S & G Development LLC et al v. Arkansas Development Finance Authority et al

Filing 33

MEMORANDUM OPINION AND ORDER granting defts' 21 MOTION for Judgment on the Pleadings; pltfs' claims against defts are dismissed; judgment will be entered accordingly. Signed by Judge Susan Webber Wright on 1/30/12. (vjt)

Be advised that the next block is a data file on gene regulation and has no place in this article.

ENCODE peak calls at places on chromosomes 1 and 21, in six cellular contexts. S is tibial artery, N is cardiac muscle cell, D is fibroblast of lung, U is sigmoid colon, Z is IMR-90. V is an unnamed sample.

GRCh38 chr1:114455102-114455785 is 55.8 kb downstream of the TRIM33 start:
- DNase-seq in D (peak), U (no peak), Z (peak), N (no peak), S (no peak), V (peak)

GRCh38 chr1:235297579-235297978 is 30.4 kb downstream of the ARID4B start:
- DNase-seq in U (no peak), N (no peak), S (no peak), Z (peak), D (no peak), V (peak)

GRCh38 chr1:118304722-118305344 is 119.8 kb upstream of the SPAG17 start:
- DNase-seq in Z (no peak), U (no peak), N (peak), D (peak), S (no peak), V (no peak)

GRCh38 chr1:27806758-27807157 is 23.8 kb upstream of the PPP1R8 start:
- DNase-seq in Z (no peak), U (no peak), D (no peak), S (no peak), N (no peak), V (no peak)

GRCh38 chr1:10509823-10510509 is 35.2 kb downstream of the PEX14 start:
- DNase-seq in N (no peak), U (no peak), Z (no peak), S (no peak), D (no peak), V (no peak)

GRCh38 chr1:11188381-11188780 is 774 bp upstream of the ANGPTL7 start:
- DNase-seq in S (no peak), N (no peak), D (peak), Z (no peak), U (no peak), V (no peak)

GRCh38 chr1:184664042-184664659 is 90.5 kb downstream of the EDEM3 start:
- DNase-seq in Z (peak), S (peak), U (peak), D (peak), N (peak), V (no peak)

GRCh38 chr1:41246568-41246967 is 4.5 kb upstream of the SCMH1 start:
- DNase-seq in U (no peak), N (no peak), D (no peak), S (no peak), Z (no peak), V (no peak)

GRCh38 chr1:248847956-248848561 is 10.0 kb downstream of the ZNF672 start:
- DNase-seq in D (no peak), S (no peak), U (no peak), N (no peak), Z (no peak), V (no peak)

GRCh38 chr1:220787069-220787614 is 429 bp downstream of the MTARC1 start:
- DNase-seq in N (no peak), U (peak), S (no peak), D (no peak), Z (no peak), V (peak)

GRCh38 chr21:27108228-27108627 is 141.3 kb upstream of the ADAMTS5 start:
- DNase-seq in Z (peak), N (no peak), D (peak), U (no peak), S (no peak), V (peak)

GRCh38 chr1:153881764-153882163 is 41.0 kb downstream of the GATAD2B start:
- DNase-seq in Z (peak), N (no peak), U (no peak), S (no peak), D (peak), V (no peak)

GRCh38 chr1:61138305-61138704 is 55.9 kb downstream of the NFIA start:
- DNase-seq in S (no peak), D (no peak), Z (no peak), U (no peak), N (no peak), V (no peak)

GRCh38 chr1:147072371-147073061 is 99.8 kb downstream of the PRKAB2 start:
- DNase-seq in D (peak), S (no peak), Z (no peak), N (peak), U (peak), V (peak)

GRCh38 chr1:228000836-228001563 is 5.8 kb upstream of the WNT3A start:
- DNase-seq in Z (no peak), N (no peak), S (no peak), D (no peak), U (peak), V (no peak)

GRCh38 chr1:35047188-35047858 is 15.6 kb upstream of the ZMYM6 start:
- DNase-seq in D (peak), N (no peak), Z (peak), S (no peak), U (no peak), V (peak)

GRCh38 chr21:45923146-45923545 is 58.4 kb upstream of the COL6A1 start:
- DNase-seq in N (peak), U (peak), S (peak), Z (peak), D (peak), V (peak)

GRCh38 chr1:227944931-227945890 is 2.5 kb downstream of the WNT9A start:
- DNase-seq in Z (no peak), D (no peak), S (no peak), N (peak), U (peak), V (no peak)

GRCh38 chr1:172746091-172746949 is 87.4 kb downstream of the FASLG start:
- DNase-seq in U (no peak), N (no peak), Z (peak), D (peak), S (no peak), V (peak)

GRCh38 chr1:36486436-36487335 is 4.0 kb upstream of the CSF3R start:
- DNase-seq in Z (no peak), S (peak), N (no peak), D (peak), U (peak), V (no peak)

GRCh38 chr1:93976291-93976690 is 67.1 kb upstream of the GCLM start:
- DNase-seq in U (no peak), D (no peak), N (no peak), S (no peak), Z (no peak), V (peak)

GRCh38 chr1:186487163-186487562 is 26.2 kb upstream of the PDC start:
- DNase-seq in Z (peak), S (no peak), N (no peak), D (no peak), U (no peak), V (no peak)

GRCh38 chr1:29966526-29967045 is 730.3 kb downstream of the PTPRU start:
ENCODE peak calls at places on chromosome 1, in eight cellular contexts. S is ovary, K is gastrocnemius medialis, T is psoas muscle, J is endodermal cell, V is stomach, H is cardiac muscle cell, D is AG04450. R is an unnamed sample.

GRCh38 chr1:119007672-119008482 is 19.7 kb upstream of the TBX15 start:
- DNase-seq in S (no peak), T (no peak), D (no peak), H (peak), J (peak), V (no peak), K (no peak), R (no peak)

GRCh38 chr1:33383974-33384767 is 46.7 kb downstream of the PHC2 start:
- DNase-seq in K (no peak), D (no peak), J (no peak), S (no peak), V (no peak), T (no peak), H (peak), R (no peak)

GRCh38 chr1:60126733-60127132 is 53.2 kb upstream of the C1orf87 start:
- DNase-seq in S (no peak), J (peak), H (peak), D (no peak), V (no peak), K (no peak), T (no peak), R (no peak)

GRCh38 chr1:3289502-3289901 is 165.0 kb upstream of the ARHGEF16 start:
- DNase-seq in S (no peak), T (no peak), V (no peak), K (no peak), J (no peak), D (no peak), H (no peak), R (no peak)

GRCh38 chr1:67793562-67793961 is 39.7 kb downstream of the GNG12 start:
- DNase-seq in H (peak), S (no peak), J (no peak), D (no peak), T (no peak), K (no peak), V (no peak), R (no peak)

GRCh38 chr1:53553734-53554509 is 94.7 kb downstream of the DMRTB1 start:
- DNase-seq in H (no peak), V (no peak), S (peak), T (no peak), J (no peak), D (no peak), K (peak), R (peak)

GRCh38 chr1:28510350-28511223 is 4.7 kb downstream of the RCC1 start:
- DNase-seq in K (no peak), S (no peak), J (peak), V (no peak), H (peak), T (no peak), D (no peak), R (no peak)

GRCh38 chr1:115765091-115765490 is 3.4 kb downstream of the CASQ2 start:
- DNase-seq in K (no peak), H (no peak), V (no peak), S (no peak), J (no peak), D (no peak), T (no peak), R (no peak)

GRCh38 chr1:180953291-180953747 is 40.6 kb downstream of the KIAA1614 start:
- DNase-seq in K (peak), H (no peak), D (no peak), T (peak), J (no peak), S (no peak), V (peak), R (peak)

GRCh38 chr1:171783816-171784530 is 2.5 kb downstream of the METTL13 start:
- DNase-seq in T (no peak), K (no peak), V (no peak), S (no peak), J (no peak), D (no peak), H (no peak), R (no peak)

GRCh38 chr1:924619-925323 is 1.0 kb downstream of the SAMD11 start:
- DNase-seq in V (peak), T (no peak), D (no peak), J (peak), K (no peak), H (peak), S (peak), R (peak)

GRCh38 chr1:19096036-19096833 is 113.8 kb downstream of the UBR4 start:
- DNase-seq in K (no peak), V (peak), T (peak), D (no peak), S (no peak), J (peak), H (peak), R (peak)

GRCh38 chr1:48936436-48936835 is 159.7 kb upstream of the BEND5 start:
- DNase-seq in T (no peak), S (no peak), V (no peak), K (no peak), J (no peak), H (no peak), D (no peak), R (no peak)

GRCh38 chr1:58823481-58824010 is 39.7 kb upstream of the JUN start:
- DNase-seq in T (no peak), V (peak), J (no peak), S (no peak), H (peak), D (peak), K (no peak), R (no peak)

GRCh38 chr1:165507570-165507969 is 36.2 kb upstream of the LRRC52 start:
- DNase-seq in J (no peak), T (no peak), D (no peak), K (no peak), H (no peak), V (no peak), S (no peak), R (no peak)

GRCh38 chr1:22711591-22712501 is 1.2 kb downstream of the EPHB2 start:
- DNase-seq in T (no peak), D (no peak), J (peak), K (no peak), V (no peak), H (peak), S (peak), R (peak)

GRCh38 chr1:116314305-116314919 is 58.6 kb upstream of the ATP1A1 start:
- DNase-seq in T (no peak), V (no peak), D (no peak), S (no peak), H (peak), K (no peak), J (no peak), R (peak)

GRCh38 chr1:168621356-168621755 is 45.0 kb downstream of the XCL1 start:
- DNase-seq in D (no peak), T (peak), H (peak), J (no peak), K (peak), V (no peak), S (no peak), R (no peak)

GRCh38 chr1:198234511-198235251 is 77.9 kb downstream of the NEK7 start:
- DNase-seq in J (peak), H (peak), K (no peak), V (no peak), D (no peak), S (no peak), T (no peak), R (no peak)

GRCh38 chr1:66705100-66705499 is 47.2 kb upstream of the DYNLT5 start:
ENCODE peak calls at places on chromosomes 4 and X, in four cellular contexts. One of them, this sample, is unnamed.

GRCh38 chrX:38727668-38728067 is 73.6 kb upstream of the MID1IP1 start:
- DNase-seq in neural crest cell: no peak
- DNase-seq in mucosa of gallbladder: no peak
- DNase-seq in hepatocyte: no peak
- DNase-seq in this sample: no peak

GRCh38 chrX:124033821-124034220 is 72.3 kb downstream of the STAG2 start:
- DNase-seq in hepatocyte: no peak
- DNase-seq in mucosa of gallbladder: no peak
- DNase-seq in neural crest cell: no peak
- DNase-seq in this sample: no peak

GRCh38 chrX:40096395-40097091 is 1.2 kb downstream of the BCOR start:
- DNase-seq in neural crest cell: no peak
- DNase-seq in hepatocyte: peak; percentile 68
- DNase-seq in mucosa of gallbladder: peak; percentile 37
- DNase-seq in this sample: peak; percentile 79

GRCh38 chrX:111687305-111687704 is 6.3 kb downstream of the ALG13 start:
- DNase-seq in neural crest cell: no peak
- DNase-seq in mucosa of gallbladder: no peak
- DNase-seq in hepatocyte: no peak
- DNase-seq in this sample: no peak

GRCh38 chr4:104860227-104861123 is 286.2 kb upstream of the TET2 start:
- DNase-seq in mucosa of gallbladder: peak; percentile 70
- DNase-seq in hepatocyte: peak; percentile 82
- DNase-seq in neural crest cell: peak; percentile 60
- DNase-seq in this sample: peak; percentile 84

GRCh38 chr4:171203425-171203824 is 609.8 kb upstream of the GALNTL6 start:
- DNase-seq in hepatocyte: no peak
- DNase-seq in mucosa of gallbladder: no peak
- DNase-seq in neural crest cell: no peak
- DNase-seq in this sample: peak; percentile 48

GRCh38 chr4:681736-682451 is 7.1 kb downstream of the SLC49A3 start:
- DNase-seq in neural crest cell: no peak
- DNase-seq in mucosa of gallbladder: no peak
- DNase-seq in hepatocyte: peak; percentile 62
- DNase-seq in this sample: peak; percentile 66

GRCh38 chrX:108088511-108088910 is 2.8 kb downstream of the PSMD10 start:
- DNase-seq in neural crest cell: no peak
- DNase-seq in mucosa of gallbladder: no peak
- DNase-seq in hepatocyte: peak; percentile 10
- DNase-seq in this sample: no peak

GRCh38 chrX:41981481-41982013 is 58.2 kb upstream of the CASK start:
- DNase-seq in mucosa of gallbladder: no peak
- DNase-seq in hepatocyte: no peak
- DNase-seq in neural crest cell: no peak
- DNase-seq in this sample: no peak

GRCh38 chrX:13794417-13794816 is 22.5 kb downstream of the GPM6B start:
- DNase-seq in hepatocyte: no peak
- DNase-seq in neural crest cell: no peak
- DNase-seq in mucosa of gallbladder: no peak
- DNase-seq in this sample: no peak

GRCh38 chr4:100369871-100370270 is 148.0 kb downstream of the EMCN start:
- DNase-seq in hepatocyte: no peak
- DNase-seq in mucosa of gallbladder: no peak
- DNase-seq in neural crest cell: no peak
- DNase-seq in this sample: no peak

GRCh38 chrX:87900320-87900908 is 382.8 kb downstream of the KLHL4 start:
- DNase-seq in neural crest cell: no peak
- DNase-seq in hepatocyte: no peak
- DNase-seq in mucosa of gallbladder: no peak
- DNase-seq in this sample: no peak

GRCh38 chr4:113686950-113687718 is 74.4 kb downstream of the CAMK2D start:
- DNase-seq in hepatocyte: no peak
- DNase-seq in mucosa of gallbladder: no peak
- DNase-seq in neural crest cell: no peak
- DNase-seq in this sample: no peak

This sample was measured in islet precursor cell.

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IN THE UNITED STATES DISTRICT COURT EASTERN DISTRICT OF ARKANSAS EASTERN DIVISION S & G DEVELOPMENT LLC and DERWIN SIMS, Plaintiffs, vs. ARKANSAS DEVELOPMENT FINANCE AUTHORITY; DEPARTMENT OF HOUSING AND URBAN DEVELOPMENT; and ARKANSAS ECONOMIC DEVELOPMENT COMMISSION; Defendants. * * * * * * * * * * * * * * * No. 2:10CV00096 SWW Memorandum Opinion and Order Derwin Sims is the chief executive officer of S & G Development LLC (“S&G”), a minority-owned corporation. Plaintiffs Sims and S&G allege defendants discriminated against them on the basis of race when defendants denied plaintiffs’ application for a federallysubsidized loan. Now before the Court is a motion for judgment on the pleadings filed by the remaining defendants Arkansas Development Finance Authority (“ADFA”) and the Arkansas Economic Development Commission (“AEDC”) (hereinafter collectively referred to as the “Defendants”).1 Plaintiffs responded to the motion. For the reasons stated below, the motion is granted. Introduction In August 2009, plaintiffs applied to the ADFA for funding for a multi-family housing 1 Plaintiffs identify in the style of their case Mac Dodson as the president of the ADFA and the late Maria Haley as director of the AEDC. They make no allegations against these individuals. development in Forrest City, Arkansas. See Pls.’ Compl., Ex. A. Their application was denied because the ADFA found the development was ineligible under the Neighborhood Stabilization Program. Id., Ex. B. According to the ADFA, the property plaintiffs proposed to acquire was not a foreclosed property and the property was not properly zoned for the proposed development.2 Plaintiffs challenged the ADFA’s reasons for finding them disqualified and the scores the ADFA gave their application. They also complained to the ADFA that some applicants did not submit their applications electronically as directed , submitted information past the deadlines, and failed to meet requirements for a market study analysis.3 Plaintiffs assert that the real reason they were disqualified was race discrimination. Compl. at ¶ 19. Plaintiffs allege that the five applications the ADFA approved were submitted by non-minority controlled entities and that the ADFA gave some of them special treatment during the application process, such as not requiring electronic filing, allowing amendment of their applications, and not requiring them to meet market study guidelines. Id. at ¶¶ 21-26. Plaintiffs bring their claim of discrimination under Title VII of the Civil Rights Act of 1964, the Arkansas Civil Rights Act (“ACRA”), and 42 U.S.C. § 1981. Defendants move for judgment on the pleadings pursuant to Fed.R.Civ.P. 12 (c), arguing plaintiffs fail to plead sufficient facts to state a claim. They also assert plaintiffs’ claims are barred by sovereign immunity. Discussion In reviewing a motion for judgment on the pleadings under Rule 12(c), a court applies the 2 Docket entry 1-3, p. 1. 3 Id. at pp. 3-6 2 same standard used in reviewing a motion to dismiss for failure to state a claim under Rule 12(b)(6). Ashley Cnty. v. Pfizer, Inc., 552 F.3d 659, 665 (8th Cir. 2009). Under this standard, a court must accept as true all of the factual allegations in the complaint and draw all reasonable inferences in the plaintiff’s favor. Id. Although the factual allegations in the complaint need not be detailed, they must be sufficient to “raise a right to relief above the speculative level. . . .” Bell Atlantic Corp. v. Twombly, 550 U.S. 544, 555 (2007). In order to survive a 12(b)(6) motion, “a complaint must contain sufficient factual matter, accepted as true, to ‘state a claim to relief that is plausible on its face.’ “ Ashcroft v. Iqbal, 129 S.Ct. 1937, 1949 (2009) (quoting Papasan v. Allain, 478 U.S. 265, 286 (1986)). A complaint is plausible if its “factual content allows the court to draw the reasonable inference that the defendant is liable for the misconduct alleged.” Iqbal, 129 S.Ct. at 1940. “A grant of judgment on the pleadings is appropriate ‘where no material issue of fact remains to be resolved and the movant is entitled to judgment as a matter of law.’ “ Poehl v. Countrywide Home Loans, Inc., 528 F.3d 1093, 1096 (8th Cir.2008) (quoting Faibisch v. Univ. of Minn., 304 F.3d 797, 803 (8th Cir.2002)). “A pleading that offers ‘labels and conclusions’ or ‘a formulaic recitation of the elements of a cause of action will not do.’ Nor does a complaint suffice if it tenders ‘naked assertion[s]’ devoid of “further factual enhancement.” Iqbal, 129 S.Ct. at 1949 (quoting Twombly, 550 U.S. at 555). The Court finds plaintiffs fail to allege sufficient facts to state a plausible claim of race discrimination under Fed.R.Civ.P. 8(a)(2). They make no statements to support their bare claim that the only reason the ADFA rejected their application was race, and the only allegation plaintiffs make against the AEDC is that it “knew or should have known of the racially discriminatory practices of the ADFA . . . . “ Compl. at ¶ 29. Plaintiffs’ allegations are merely 3 conclusory. In addition to finding plaintiffs’ complaint fails to comply with the pleading requirements of Rule 8(a), the Court finds plaintiffs fail to state a claim as a matter of law. Title VII of the Civil Rights Act of 1964 prohibits discriminatory acts committed by an “employer.” 42 U.S.C. § 2000e-2(a). Defendants argue that the facts are clear that there was no employment relationship between plaintiffs and defendants. Plaintiffs make no allegation that either the ADFA or AEDC are their employers. S & G is described as a “limited liability corporation,” Compl. at ¶ 1, and Sims is described as an “independent consultant an[d] entrepreneur.” Compl. at ¶ 2. The Court finds plaintiffs fail to state a claim for relief under Title VII or the Arkansas Civil Rights Act for employment discrimination because defendants were not their employers.4 Plaintiffs argue that they do not have to establish an employment relationship in order to pursue their discrimination claim under 42 U.S.C. § 1981. See Wortham v. American Family Ins. Group, 385 F.3d 1139, 1141 (8th Cir. 2004)(§1981 embraces all contracts, including those between an independent contractor and another). Here, however, there is no allegation that there was a contract between plaintiffs and defendants.5 Further, the Eleventh Amendment bars suits filed pursuant to § 1981 against states and state agencies. Singletary v. Missouri Dep’t of Corrections, 423 F.3d 886, 890 (8th Cir. 2005).6 4 Claims premised under the ACRA are analyzed in the same manner as Title VII claims. Davis v. KARK-TV, Inc., 421 F.3d 699 (8th Cir. 2005). 5 Plaintiffs argue their application was in essence an application for employment and defendants illegally discriminated against them by denying them employment. 6 The ACRA specifically provides that “[n]othing in this subchapter shall be construed to waive the sovereign immunity of the State of Arkansas.” Ark. Code Ann. § 16-123-104. 4 Conclusion IT IS THEREFORE ORDERED that Defendants’ motion for judgment on the pleadings [docket entry21] is granted. Plaintiffs’ claims against defendants are dismissed. Judgment will be entered accordingly. DATED this 30th day of January, 2012. /s/Susan Webber Wright UNITED STATES DISTRICT JUDGE 5